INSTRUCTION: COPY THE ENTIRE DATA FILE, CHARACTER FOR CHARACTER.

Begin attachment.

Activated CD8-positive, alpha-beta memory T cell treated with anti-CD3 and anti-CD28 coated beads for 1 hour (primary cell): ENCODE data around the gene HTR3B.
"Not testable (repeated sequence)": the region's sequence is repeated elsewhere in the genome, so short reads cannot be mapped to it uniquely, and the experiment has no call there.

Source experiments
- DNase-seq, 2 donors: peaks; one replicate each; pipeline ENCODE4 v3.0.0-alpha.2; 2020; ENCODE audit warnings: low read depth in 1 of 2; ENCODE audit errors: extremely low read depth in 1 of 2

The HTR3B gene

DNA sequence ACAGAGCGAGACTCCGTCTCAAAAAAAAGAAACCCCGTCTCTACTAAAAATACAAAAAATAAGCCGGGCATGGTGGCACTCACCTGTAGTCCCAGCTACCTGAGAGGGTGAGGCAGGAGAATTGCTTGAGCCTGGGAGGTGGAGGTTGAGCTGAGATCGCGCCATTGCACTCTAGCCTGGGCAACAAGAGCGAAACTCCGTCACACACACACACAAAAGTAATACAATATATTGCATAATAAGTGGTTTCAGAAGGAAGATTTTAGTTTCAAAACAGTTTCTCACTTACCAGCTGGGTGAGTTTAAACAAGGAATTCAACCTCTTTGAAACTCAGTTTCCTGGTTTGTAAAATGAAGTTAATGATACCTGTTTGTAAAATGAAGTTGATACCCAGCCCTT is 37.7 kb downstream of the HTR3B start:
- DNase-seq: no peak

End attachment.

Activated CD8-positive, alpha-beta memory T cell treated with anti-CD3 and anti-CD28 coated beads for 1 hour (primary cell): ENCODE data around the gene HTR3B.
"Not testable (repeated sequence)": the region's sequence is repeated elsewhere in the genome, so short reads cannot be mapped to it uniquely, and the experiment has no call there.

Source experiments
- DNase-seq, 2 donors: peaks; one replicate each; pipeline ENCODE4 v3.0.0-alpha.2; 2020; ENCODE audit warnings: low read depth in 1 of 2; ENCODE audit errors: extremely low read depth in 1 of 2

The HTR3B gene

DNA sequence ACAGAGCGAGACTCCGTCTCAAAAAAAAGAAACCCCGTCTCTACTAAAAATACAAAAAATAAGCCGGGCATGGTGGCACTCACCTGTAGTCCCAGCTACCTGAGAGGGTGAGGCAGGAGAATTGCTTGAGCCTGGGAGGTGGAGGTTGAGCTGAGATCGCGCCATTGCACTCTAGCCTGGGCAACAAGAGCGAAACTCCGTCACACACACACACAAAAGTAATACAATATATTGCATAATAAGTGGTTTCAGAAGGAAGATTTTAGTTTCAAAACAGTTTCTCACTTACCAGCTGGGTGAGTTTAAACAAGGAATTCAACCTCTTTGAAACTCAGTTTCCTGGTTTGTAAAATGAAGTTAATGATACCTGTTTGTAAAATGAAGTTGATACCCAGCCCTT is 37.7 kb downstream of the HTR3B start:
- DNase-seq: no peak